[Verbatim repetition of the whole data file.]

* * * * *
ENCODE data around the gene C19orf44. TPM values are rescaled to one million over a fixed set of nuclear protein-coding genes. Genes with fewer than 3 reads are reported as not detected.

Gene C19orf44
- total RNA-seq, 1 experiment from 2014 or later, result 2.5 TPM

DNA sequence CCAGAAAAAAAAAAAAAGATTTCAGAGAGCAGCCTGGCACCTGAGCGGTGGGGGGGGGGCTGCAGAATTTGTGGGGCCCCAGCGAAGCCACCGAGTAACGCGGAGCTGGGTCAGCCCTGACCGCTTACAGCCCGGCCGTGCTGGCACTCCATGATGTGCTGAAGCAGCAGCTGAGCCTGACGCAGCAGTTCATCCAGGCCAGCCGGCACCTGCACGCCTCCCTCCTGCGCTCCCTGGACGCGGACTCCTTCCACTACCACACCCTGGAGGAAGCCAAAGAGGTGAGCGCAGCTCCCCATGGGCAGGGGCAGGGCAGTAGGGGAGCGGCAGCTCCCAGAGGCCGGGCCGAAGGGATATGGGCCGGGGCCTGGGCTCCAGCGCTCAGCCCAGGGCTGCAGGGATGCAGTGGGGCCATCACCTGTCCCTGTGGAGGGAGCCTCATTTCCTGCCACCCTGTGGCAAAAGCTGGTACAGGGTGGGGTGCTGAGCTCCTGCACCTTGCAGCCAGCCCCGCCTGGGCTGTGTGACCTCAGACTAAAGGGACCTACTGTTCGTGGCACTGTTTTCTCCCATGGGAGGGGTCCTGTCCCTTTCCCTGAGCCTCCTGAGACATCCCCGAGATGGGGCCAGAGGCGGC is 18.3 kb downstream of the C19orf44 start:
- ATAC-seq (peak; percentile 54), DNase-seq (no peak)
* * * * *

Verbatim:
ENCODE data around the gene C19orf44. TPM values are rescaled to one million over a fixed set of nuclear protein-coding genes. Genes with fewer than 3 reads are reported as not detected.

Gene C19orf44
- total RNA-seq, 1 experiment from 2014 or later, result 2.5 TPM

DNA sequence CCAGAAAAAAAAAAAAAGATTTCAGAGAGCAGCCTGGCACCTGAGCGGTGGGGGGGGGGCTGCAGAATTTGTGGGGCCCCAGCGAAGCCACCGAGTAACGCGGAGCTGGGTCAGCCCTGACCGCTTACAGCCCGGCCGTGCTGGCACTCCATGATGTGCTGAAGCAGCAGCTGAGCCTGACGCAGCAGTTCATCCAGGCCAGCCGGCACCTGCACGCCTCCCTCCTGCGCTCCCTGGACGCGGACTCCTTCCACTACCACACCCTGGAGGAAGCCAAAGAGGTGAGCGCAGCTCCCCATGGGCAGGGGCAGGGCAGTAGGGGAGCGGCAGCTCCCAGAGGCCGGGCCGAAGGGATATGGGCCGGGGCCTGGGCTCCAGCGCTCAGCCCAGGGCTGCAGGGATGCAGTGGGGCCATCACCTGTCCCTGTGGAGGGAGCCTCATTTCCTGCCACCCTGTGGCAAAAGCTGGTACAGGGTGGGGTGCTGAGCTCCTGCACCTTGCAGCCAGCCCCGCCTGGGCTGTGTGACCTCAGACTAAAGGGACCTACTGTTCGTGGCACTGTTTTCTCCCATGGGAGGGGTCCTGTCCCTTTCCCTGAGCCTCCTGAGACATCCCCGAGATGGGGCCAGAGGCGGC is 18.3 kb downstream of the C19orf44 start:
- ATAC-seq (peak; percentile 54), DNase-seq (no peak)